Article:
I don’t have all the answers. I don’t pretend to. My journey into and through parenthood, like so much else of life, is just a work in progress. And everyone’s case is different.
What I can tell you is that I have learned with our little guy that meeting anger with anger does not beget peace. Quite the contrary. A three year old yelling at you and being met with an adult yelling back does not diffuse the situation. If anything, it only makes matters worse. There are definitely times for discipline, times for time-out, but there’s also times where it’s a matter of finding other words.
After reading this article from Positive Parenting Connection, I have realized just how much I say “don’t” to my son in the course of the day. I can’t imagine what that’s like for a child to constantly be hearing that what he’s doing is always wrong.
And it’s not always wrong. We just, as adults, have the way we want things to be, ways that a three year old just has no grasp of. They haven’t lived the lives we lived or worry about the things we do. Nor should they.
So, I’m trying my damndest to replace the don’ts with other words. For example, when he didn’t want to use the bathroom to go potty after waking up (instead wanting to use the portable training potty in the living room) I told him “we’re going to use this one and then go downstairs.” He still didn’t want to. He lazily placed himself on the floor, going limp. I told him I needed the help of a superhero who could stand up, that we’d never be able to stop the bad guys if we couldn’t stand. And slowly, he did.
I don’t always have it well in hand. I’ve already noticed ‘don’ts’ that still come out or times I stop and realize I’m saying it and have to attempt to try and find new words.
This is not a cure-all, this is not groundbreaking research. What it is, is a start. A start of a new attempt on my part to change the outcomes of so many situations as of late. If the definition of insanity is doing the same thing over and over hoping for a different result, then maybe it’s time I try a different approach.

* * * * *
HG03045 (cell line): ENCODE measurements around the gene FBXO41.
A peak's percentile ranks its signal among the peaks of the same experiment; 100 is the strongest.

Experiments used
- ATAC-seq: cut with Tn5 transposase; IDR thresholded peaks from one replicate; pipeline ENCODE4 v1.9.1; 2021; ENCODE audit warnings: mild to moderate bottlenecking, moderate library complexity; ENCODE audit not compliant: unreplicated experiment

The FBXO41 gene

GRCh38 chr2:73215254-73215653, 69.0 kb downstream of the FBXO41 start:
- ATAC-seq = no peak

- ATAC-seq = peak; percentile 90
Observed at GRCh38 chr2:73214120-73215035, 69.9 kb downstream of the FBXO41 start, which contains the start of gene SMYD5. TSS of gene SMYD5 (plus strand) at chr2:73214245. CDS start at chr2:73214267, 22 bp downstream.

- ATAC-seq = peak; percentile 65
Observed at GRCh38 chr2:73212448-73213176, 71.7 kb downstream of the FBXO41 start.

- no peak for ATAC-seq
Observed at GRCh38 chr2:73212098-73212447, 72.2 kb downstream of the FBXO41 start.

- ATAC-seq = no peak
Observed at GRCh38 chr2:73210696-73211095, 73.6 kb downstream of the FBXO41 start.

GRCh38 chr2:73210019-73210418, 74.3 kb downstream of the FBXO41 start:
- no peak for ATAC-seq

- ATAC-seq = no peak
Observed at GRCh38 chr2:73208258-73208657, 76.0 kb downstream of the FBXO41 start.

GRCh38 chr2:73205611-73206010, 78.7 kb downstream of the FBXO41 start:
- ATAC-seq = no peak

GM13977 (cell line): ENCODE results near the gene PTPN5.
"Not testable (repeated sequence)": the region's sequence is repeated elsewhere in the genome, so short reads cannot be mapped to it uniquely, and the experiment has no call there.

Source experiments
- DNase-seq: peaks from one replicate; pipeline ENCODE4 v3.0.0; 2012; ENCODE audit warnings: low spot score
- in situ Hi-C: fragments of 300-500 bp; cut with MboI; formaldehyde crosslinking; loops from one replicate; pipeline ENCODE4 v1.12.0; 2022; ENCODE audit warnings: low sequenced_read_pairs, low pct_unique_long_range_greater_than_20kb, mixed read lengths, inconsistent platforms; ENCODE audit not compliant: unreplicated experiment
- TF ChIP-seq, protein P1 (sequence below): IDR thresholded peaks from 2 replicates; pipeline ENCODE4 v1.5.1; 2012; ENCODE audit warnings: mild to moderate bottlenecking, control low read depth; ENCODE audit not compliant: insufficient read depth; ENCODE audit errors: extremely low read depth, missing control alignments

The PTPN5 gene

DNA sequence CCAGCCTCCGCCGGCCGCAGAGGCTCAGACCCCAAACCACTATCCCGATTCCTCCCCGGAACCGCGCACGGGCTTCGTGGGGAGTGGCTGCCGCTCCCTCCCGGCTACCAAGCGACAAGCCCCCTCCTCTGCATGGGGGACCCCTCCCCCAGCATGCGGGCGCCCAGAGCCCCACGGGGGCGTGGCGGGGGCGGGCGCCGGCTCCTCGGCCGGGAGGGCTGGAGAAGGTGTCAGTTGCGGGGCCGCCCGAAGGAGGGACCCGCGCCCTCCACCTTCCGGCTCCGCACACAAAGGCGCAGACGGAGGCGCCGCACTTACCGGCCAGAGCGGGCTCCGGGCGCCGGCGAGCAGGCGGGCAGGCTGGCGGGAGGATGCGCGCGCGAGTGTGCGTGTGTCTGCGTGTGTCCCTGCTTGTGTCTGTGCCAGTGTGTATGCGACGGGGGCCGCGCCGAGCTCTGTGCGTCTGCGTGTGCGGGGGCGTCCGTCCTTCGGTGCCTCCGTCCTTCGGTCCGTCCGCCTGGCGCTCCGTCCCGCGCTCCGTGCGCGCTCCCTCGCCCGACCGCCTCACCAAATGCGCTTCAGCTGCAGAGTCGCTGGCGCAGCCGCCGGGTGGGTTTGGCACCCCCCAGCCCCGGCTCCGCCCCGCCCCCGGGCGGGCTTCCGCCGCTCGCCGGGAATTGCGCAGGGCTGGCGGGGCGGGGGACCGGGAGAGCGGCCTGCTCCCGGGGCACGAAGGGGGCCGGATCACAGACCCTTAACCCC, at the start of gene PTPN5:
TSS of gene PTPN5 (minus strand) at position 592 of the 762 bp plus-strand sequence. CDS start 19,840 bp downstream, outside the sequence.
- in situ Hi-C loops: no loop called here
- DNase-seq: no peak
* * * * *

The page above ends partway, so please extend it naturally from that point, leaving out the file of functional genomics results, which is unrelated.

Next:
But that’s just it. I’m trying.
That was a piece advice given to me some years ago by a friend when I asked her how she and her husband knew when they were ready to have their first child.
And she was right. No matter how much running we did to prepare for our little guy more than three years ago already, when the moment comes, you’re never quite ready for just how much life changes after that.
Now, we’re here all over again.
Three years have gone by and the little baby I once held in my arms at the hospital is a walking, talking, potty-using little boy who wants to talk to me about animals and superheroes, and “all that stuff” (his all encompassing catchphrase). And very, very soon, we’ll be back in the hospital all over again, welcoming another little life into the world and into our lives.
Yet, it seems as though this has, for lack of a better term, snuck up on us. Like a whirlwind, these nine months have breezed by, snatching us up in its winds of craziness at the tail end, sometimes leaving us with that crazed “how can we possibly be ready?!” feeling.
Before our little guy, it was just Meg and I (and the cats, of course). So throughout the nine months leading up to his arrival, it felt like all the time in the world to prepare, to get ready.
Now, though, it feels like we’re all just trying to keep our heads above water, be it work, life, or just keeping up with the little guy. And it’s with that hurried-rush of each day that nine months went by in the blink of an eye.
Here we are. Any day now it happens. Sure, we’ve done a lot. We cleaned out the office. We moved in the crib. We’ve put up shelves. Pulled out baby clothes. Decorated. Made the house a home for a baby once more.
I’ll admit. No matter how much we cross off the list, how much running around we do to get things ready, it never feels like we’ve done enough, been ready enough, but ready or not, here they come.